Drug makers and pharmacists say that while they welcome new mandatory drug shortage reporting rules announced today, reporting on shortages will not be enough to end them.

Health Minister Rona Ambrose announced the new mandatory reporting regulations Tuesday in Vancouver, saying the new rules will give Canadian health care providers and patients advance notice of upcoming shortages to allow them to arrange alternative treatments.

"We know that drug shortages are a very complex global problem, but they have impacts that are felt right here in Canada," she said. "Nobody feels these impacts more than patients and their families."

Ambrose said it has become clear that the current voluntary shortage reporting system was inadequate.

She said information on current and anticipated shortages will now be reported to the public on a new third-party website. It will replace the current, industry-run shortage website, drugshortages.ca, which was launched in 2012.

Ambrose said a Public Notification Register will be formed on the new site that will list all the manufacturers that fail to post shortages. It will also contain letters sent to drug companies that have failed to report shortages.

"Let me be clear: this public register will name and shame those pharma companies who fail to publicly post information on drug shortages, making industry commitments, but more importantly industry actions clear for all to see," she said.

Not enough to address root causes of shortages

The Canadian Pharmacists Association, the Canadian Generic Pharmaceutical Association, and Canada’s Research-Based Pharmaceutical Companies (Rx&D) said in separate statements that they welcomed the new mandatory shortage reporting system.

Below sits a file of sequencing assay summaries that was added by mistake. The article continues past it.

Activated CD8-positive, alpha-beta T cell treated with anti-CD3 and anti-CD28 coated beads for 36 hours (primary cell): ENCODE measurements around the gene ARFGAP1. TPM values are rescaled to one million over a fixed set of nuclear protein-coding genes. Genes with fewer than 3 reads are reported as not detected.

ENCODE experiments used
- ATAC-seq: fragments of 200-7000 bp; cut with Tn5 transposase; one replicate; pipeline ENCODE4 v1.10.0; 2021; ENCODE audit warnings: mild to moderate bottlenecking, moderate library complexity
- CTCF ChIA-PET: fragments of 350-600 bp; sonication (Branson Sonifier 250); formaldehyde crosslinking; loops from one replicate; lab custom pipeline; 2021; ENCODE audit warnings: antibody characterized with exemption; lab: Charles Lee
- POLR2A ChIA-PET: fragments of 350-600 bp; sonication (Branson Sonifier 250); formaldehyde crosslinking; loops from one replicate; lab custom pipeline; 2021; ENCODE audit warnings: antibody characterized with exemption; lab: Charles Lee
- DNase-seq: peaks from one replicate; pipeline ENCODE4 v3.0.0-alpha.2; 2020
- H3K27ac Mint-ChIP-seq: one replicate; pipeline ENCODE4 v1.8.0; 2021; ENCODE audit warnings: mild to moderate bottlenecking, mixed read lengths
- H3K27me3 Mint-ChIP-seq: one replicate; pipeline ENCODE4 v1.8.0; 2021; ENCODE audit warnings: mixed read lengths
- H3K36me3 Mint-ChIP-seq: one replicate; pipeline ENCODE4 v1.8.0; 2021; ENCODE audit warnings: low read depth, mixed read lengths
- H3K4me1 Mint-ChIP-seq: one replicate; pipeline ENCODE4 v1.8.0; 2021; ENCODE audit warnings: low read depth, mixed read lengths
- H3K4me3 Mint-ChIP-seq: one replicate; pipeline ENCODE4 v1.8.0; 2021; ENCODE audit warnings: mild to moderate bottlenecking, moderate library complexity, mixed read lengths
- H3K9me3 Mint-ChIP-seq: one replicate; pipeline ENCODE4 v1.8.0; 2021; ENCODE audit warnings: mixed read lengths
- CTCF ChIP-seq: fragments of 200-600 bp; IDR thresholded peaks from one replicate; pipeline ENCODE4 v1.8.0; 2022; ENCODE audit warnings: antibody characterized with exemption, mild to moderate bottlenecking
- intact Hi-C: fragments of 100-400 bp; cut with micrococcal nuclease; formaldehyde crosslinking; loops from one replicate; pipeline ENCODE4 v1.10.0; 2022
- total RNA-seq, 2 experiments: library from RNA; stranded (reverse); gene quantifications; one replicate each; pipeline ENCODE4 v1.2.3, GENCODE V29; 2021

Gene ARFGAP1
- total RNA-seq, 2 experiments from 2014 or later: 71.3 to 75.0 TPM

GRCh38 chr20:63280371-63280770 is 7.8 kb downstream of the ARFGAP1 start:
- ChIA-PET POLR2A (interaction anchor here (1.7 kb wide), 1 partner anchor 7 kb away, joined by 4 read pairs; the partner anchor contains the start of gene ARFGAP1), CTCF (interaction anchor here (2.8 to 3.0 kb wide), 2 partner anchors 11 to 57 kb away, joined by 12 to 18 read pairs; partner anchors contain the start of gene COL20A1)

But all agreed that the root causes of drug shortages are complex and this initiative alone will not be enough to end them.

The president of the Canadian Medical Association, Dr. Chris Simpson, said his group has been calling on the government to address the issue of drug shortages since 2010.

“Persistent shortages in the supply of drugs pose a serious disruption to clinical treatment, increase medical error and put unhelpful pressure on the entire health care system,” he said in a statement.

Jeff Morrison, director of public affairs for the Canadian Pharmacists’ Association, told CTV News Channel Tuesday that his group has been sounding the alarm about drug shortages for the past five years.

“The fact is that the pharmaceutical supply chain is incredibly complex,” he said.

Drugs often go through long approvals and shipment processes before they reach your local pharmacy, Morrison said.  Reasons for their shortages can be both global and domestic, he said.

Information about any kind of interruption in the drug supply is “absolutely crucial” to pharmacists, Morrison said.

Russell Williams, president of Canada’s Research-Based Pharmaceutical Companies (Rx&D) said mandatory reporting is an important step to helping doctors and patients access the most up-to-date information on shortages.

But he added that in general, four out of five drug shortages are associated with generic pharmaceutical companies.

"Although all our members are committed to voluntarily report shortages on this publicly-available and bilingual database, the same cannot be said for some companies outside of our association," he said.

The Canadian Generic Pharmaceutical Association said in its own statement that reporting drug shortages does not prevent or stop drug shortages, or deal with their root causes, which they said are "complex and are influenced by both domestic and global factor."

The CGPA said it would continue to work with others in the field to address the root causes of drug shortages, which it said included working with hospital purchasing groups to improve purchasing practices, working with Health Canada to ensure reasonable regulatory requirements, and working with the provincial and territorial governments to negotiate "a sustainable pricing and reimbursement model for generic drugs."